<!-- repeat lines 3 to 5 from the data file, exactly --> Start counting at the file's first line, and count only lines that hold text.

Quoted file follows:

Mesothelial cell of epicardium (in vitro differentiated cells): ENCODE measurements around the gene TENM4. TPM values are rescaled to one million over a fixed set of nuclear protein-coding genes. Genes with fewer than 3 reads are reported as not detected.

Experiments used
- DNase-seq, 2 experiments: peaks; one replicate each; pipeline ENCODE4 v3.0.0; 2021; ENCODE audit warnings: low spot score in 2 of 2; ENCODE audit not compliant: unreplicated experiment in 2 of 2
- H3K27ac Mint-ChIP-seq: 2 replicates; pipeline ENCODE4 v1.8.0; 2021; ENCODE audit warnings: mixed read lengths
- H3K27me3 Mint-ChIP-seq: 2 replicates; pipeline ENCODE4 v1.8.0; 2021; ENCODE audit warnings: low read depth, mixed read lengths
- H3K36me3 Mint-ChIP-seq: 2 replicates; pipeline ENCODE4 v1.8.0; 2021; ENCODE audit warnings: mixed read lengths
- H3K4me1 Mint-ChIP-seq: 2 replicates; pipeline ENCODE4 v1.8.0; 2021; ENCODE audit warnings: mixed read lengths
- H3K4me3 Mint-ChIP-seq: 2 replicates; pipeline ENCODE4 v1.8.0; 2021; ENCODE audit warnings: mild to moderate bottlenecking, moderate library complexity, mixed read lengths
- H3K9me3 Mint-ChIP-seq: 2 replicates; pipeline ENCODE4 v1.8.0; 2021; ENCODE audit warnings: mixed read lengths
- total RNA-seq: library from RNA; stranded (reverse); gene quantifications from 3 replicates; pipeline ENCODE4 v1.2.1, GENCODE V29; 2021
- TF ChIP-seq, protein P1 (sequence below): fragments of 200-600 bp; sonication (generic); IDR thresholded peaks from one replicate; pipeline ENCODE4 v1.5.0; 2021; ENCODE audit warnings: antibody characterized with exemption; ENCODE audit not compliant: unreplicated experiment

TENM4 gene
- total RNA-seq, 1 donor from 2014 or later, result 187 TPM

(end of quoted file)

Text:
- DNase-seq, 2 experiments: peaks; one replicate each; pipeline ENCODE4 v3.0.0; 2021; ENCODE audit warnings: low spot score in 2 of 2; ENCODE audit not compliant: unreplicated experiment in 2 of 2
- H3K27ac Mint-ChIP-seq: 2 replicates; pipeline ENCODE4 v1.8.0; 2021; ENCODE audit warnings: mixed read lengths
- H3K27me3 Mint-ChIP-seq: 2 replicates; pipeline ENCODE4 v1.8.0; 2021; ENCODE audit warnings: low read depth, mixed read lengths